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Help for new comers

PostPosted: Sat 07 Jun 2014 7:23 pm
by Diane McCann
I have noticed over many years that the most experienced and knowledgeable and successful trainers and competitors rarely post in reply to questions on this Training forum. Why? Surely you are not worried about being judged for your opinion? I am willing to put up my much inferior assistance to help new comers to this sport. I am sure that myself and other more experienced trialler's could also benefit greatly from reading responses from the upper echelon, as well as those coming to this site as complete newbies. So how about answering publicly a few of the questions posted here, or letting us know your reasons why you do not.

Re: Help for new comers

PostPosted: Sun 08 Jun 2014 7:46 pm
by Clinton Bodilly
Diane how very well put as a newbie to the sport I often read posts on this forum and are surprised by the lack of replies newbie's are receiving in regards to their questions, this silence is not very encouraging for people who are just beginning and are thirsty for the knowledge from the experienced dog trainers and competitors in this wonderful sport.

I think it is sometimes daunting for newbie's to even post there questions/ trouble but to receive no or few replies can be somewhat off putting.

Thank you to those who reply regularly I really look forward to reading the replies and learning much from them.


Re: Help for new comers

PostPosted: Mon 09 Jun 2014 5:05 pm
by Diane McCann
Hopefully we will see a bit more activity for this forum Clinton, there is so much knowledge out there

Re: Help for new comers

PostPosted: Thu 12 Jun 2014 9:37 pm
by matthew snelling
Yes very true I am now starting to look at USA forums to get some Answers that I need to love to hear from Australians

Re: Help for new comers

PostPosted: Mon 16 Jun 2014 2:05 pm
by Prue Winkfield
Hello Matthew and Clinton. Have only just logged onto this site again hence no previous response. It has always been the case that newcomers find it very difficult to get assistance and as everyone becomes more and more time poor it is probably even harder now than when I started at the end of the 1970s.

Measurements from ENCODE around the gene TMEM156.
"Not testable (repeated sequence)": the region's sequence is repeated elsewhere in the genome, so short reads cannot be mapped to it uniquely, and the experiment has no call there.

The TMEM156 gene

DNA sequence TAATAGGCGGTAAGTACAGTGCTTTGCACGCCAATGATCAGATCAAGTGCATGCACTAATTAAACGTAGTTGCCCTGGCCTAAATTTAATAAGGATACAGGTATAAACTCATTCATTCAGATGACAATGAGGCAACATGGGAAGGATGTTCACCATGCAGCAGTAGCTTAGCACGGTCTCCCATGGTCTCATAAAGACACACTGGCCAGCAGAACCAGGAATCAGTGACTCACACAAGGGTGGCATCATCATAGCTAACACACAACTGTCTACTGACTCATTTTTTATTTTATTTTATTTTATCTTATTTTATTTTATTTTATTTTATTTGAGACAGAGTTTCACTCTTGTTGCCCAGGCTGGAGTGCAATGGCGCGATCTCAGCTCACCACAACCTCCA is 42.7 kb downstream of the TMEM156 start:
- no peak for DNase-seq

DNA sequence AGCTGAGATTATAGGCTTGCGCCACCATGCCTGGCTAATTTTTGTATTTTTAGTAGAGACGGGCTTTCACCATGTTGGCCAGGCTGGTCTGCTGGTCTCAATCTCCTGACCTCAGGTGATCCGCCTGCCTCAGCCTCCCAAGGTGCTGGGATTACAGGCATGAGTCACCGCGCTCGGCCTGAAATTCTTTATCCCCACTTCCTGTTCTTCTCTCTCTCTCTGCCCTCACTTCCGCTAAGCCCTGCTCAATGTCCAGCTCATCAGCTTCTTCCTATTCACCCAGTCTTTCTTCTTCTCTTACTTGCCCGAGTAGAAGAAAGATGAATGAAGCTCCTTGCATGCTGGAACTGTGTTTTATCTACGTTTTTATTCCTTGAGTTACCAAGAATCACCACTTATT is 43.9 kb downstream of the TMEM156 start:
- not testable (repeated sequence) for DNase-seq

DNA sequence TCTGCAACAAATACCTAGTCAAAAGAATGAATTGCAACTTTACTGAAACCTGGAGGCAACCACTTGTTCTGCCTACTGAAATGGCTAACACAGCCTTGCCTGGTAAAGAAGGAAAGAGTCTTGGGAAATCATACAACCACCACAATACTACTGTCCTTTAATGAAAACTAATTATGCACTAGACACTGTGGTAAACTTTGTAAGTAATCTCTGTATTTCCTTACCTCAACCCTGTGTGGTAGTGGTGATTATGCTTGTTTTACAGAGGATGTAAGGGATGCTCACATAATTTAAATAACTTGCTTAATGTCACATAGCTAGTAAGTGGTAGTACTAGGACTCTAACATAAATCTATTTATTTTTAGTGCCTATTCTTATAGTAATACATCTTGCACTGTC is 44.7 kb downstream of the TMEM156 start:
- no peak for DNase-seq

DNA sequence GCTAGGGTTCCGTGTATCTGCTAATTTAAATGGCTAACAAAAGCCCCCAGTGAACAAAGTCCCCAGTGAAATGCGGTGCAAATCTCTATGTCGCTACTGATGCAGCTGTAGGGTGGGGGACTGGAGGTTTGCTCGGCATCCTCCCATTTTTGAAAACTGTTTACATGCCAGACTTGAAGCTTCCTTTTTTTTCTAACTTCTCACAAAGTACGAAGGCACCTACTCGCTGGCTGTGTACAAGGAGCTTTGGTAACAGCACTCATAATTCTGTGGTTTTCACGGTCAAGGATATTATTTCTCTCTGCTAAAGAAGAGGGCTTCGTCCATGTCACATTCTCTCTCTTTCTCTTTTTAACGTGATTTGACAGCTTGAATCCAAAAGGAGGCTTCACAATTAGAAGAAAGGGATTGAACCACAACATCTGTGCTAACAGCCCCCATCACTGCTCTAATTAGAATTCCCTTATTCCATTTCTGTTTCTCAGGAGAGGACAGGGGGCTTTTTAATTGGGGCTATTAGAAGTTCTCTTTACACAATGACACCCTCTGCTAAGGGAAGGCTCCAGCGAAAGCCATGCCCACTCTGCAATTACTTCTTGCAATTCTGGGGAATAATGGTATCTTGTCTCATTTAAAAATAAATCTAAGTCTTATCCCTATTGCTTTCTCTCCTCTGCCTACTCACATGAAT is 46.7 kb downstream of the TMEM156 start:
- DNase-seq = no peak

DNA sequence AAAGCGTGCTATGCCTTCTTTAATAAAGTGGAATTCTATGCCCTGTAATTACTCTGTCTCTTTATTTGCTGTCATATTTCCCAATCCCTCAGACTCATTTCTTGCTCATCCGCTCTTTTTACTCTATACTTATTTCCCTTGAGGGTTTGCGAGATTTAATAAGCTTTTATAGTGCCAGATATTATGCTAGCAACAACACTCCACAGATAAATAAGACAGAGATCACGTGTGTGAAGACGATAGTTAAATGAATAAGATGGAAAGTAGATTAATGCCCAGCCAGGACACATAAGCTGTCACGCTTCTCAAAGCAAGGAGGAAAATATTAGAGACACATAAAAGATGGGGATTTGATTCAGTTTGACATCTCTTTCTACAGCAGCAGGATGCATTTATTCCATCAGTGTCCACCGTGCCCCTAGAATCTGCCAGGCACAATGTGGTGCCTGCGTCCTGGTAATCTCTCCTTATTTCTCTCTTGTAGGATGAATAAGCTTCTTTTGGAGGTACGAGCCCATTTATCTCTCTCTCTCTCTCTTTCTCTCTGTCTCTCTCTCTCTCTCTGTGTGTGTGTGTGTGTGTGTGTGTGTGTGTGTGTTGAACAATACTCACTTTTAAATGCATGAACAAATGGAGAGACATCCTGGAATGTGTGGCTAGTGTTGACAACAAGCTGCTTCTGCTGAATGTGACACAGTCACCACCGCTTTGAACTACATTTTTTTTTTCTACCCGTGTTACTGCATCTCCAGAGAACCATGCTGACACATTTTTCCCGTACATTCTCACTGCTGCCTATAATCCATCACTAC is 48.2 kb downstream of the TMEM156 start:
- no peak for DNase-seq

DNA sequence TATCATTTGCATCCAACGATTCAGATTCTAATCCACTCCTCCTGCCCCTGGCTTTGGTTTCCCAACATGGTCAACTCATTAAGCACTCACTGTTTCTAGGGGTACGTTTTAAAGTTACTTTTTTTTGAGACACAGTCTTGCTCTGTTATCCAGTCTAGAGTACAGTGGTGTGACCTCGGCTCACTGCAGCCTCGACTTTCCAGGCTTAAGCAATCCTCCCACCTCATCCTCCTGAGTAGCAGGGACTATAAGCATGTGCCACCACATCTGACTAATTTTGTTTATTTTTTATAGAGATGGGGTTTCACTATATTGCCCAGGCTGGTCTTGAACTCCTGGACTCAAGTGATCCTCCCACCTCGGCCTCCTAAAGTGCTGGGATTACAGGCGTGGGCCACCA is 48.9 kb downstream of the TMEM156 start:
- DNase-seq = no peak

There is a lot of expertise here. However, as we all know, there is always more one way to 'skin the cat' and even though most successful people follow similar programmes there is a fair amount of diversity. People are reluctant to give advice then have someone else disagree - it is easier to keep quiet. Perhaps Australians are not as thick skinned as their US counterparts!

My view is that newcomers to the sport need a mentor who can talk them through a programme and give advice on issues as they arise. The first step is to contact the breeder to see if they have the experience to help. If not, do they know of someone who can - many breeders have wide contacts. Failing that contact your breed club and see if they can point you in the right direction - they should be able to do this. The Victorian Gundog Club covers all disciplines and might be able to provide a contact to assist a member. It also conducts training days which not only provide help on the day but can provide contacts for the future. Obviously to get help from the Clubs you need to be a member.

Over the years it has become increasingly clear to me that when purchasing a pup of any breed one should ensure the breeder is involved in whatever dog sport you are interested in. From the show ring, agility, retrieving, field, etc. The beginner then has a much better chance of obtaining assistance. Sorry if this does not help now but might in the future. Good luck to you both! Prue